Listen up, kids. Dr. Love is in the house. I am here to give you the real scoop on this thing called marriage, so pay attention.
Seriously, though. Donya and I went to a movie for the first time in umpteen years last Friday night. We thought that new Vince Vaughn flick, Couples’ Retreat, would be some good, old-fashined, knee-slapping fun.
It was sort of funny here and there, but not hilarious. The message of it, however, was heavier than I foresaw. (Who ever heard of Vince Vaughn having a message, anyhow?) It was also pretty much right on. I could tell by the uncomfortable silence in the theater, the odd nervous cough here and there, the shuffling of restless butts on seats, that there would be relationship talk going on when folks left this flick.
The best line in the movie, says me, was near the end, when the respective couples were beginning to figure some things out and recommit to their partners. Vince’s character said to his wife, “That therapist thinks we have a problem. We don’t have a problem.”
His wife readily agrees.
Then, Vince says, “We have a million problems. But that is just life. I think everyone has problems. Marriage is not about solving every problem. It’s about commitment. It’s about facing them together, working through them.”
(Something like that. I paraphrase.)
Man, that’s it!
Couples call it quits every day because they get so lost in their troubles that they think they are incompatible. If they were really meant to be together, they wouldn’t be so different. They wouldn’t have so many issues. They would be happy with each other all the time.
They go to church and see these couples with the pleasant smiles pasted on their faces, who seem to have it all together, and they think, “Man, my marriage sucks!“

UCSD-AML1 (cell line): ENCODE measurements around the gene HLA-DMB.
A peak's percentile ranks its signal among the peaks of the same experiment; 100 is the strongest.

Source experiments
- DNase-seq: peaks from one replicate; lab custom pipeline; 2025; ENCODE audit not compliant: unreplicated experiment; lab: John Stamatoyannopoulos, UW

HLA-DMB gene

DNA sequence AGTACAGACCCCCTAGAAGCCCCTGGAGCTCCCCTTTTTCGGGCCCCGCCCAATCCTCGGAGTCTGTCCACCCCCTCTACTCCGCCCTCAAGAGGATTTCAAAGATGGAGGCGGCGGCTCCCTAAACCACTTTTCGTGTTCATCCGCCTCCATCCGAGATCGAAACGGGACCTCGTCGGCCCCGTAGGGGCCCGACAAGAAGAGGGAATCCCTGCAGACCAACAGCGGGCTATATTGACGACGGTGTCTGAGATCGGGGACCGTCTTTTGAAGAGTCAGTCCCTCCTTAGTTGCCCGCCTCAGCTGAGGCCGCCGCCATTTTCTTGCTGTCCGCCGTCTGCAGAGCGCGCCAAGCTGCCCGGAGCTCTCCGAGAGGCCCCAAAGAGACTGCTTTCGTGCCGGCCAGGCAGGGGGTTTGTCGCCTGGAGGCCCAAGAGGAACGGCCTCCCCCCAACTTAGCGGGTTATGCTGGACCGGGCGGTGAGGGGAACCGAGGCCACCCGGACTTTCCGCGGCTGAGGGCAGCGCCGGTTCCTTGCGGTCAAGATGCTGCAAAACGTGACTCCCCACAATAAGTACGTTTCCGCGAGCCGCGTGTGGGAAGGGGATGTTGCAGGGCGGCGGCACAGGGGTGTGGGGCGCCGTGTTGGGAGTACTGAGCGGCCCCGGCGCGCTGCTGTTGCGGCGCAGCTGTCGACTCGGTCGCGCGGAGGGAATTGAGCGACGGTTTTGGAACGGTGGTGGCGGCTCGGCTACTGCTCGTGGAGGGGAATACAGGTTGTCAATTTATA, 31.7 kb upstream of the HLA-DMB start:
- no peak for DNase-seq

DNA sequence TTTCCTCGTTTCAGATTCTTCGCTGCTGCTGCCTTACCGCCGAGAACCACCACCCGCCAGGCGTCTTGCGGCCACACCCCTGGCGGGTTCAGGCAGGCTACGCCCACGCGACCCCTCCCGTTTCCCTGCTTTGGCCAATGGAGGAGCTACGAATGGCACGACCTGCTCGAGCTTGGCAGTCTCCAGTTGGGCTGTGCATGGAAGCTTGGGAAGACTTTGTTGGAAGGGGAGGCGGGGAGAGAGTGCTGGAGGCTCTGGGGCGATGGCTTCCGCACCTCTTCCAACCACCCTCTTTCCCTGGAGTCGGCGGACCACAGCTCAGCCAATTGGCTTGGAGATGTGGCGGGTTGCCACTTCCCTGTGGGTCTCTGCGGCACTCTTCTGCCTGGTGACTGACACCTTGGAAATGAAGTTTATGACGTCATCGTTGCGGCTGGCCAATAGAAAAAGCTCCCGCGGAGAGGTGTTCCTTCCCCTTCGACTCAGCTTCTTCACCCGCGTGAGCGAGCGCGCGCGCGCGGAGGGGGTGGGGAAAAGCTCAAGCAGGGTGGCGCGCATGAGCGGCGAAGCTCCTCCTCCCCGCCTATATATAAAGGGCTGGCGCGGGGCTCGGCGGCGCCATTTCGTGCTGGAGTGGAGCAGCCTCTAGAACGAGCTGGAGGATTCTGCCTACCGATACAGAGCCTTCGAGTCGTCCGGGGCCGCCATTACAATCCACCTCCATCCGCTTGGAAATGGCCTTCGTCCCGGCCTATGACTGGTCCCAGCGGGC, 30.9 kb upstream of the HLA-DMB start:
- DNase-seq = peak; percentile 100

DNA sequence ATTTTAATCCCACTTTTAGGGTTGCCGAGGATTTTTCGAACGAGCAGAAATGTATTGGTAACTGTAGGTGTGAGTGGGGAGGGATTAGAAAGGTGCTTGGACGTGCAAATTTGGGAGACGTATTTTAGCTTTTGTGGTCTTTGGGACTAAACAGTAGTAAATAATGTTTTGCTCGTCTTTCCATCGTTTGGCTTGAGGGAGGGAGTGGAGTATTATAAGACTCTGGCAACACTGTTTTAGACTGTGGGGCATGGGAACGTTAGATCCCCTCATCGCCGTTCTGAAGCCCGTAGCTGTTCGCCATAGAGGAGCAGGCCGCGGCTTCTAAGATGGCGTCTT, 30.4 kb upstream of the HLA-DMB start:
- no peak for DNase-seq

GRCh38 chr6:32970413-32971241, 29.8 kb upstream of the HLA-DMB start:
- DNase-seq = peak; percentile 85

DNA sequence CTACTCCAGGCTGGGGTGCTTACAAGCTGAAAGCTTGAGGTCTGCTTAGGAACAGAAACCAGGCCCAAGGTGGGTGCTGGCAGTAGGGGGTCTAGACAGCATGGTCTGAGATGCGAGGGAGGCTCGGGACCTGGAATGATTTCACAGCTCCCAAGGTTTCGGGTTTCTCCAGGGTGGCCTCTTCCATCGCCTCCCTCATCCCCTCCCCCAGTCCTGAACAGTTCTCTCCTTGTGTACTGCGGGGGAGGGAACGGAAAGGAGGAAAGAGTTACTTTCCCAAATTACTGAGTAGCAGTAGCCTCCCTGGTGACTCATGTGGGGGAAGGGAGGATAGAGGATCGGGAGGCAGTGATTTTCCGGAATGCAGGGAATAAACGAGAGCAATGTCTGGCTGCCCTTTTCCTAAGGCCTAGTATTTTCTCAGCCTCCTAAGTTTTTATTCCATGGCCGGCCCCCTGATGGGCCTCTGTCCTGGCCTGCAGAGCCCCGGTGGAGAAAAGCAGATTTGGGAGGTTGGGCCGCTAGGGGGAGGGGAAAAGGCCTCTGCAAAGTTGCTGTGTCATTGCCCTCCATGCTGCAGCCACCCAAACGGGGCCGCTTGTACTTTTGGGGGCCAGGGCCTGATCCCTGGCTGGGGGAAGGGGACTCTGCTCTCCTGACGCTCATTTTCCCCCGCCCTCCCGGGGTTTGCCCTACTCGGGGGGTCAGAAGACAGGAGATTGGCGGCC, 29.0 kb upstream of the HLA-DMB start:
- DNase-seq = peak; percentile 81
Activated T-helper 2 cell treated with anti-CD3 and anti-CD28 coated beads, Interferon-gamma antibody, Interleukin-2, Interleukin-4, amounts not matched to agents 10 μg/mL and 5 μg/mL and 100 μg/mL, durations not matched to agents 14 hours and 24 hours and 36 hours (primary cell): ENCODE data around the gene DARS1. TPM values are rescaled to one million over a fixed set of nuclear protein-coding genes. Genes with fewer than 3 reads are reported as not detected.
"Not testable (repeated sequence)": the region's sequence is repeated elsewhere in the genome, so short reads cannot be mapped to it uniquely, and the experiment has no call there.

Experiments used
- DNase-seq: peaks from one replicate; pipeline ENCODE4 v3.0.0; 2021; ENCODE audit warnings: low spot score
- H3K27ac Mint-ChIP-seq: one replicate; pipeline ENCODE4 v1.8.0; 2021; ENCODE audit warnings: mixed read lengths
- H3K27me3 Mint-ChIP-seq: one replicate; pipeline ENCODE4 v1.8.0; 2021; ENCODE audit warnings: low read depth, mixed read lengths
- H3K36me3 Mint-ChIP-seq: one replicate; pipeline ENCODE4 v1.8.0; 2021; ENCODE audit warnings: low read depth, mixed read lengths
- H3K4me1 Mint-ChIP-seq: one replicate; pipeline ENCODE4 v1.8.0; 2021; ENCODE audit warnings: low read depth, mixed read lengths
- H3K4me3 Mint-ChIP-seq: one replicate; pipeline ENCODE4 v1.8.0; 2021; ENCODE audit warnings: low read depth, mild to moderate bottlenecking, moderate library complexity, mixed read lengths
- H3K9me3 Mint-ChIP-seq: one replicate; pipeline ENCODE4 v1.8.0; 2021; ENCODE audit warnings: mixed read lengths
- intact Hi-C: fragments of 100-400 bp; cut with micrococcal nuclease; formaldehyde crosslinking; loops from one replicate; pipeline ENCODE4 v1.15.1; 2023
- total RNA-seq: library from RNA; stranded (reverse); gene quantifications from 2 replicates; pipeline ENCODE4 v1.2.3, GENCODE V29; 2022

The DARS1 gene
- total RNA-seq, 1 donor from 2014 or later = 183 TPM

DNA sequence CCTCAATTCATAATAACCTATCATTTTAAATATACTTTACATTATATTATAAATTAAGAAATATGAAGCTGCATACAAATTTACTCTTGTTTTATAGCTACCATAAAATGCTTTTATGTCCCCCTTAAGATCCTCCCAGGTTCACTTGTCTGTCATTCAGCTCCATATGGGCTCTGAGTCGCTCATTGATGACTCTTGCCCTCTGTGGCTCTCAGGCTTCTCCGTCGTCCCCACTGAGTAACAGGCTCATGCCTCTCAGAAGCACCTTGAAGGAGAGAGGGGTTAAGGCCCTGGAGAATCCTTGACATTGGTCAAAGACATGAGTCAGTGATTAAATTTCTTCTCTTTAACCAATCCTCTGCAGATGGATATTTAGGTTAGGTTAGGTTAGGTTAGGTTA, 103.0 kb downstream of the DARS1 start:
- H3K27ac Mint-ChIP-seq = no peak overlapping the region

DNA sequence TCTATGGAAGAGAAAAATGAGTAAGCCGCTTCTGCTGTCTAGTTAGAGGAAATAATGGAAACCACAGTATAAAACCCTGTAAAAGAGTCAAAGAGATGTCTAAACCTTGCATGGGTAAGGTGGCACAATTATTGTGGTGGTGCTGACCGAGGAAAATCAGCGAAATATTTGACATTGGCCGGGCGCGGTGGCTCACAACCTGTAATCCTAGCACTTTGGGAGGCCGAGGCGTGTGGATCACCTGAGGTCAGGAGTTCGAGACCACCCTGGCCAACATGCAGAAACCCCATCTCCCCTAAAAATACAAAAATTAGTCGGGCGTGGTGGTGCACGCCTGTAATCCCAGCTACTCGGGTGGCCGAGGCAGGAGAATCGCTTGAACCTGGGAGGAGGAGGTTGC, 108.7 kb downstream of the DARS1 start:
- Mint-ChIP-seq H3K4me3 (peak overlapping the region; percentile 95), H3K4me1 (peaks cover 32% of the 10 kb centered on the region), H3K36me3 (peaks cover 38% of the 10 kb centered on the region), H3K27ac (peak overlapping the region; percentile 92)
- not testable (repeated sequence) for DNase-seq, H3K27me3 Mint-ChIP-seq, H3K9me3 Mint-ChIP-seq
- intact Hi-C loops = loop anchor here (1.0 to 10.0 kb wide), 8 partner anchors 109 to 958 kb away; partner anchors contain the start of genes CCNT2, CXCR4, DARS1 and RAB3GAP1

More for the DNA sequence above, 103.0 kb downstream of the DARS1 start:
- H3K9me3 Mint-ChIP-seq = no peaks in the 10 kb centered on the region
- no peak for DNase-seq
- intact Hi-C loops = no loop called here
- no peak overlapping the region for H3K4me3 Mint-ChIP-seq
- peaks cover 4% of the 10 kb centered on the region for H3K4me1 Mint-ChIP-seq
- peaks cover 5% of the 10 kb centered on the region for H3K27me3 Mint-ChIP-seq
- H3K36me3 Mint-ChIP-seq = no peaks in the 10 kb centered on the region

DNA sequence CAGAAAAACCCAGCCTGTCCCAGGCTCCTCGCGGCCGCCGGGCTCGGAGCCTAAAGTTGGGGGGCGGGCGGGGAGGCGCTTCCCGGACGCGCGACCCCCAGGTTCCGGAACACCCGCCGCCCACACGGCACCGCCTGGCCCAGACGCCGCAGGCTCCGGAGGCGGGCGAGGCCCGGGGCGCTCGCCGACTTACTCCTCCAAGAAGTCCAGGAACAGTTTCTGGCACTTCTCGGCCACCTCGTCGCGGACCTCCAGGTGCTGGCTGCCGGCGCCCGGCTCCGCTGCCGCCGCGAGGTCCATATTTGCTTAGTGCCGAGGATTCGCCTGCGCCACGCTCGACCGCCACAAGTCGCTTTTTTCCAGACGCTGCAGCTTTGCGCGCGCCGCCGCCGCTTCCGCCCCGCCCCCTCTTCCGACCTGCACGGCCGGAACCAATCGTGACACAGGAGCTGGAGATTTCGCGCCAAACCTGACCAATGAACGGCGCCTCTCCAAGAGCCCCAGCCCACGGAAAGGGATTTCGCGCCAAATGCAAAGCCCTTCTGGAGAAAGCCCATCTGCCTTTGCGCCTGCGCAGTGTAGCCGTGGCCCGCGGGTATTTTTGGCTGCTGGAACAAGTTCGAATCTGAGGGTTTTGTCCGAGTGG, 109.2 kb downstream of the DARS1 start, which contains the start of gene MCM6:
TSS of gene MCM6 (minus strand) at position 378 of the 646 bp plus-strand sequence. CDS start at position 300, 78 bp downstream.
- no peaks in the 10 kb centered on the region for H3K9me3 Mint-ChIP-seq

Here’s a news flash you won’t get anywhere else: sometimes, marriage DOES suck.
You think it is supposed to be easy, painless, to take two individuals and meld them into one identity? You think there won’t be some discomfort there? You think there won’t be sacrifice? You think it won’t be work?
It’s about commitment.
Sometimes, that is the only thing that will keep your bags unpacked. I promise you that.
Here is my ingenious, cost-free insight on marriage in a nutshell:
Marriage is not always about getting it right. Sometimes, it is about making it right.
If you cannot say, “I am sorry” and mean it, then your relationship is doomed. And if you cannot say, “I forgive you,” and do your dead-level best to mean that, then you have no chance. Forgive as much as you can. Forget as well as you can. And when you cannot forgive or forget, and you just have to fight it out, remember this: you can never really “take back” anything you say. Once it is said, it is said forever and it cannot be unsaid.
So, fight. Don’t brawl. Fights have limitations, rules. You know, no hitting below the belt. Stuff like that. Brawls have no rules, no restraints. Fighters have a fighting chance. Brawlers don’t.
I don’t know if I have an ideal marriage. I don’t know what an ideal marriage is. I do know that my wife felt poorly last night and crawled into the recliner with me and fell asleep in my lap while I watched Monday Night Football. We woke up in the same bed this morning, ready or not, to take on another day. I expect to do the same tomorrow.
That’s pretty good.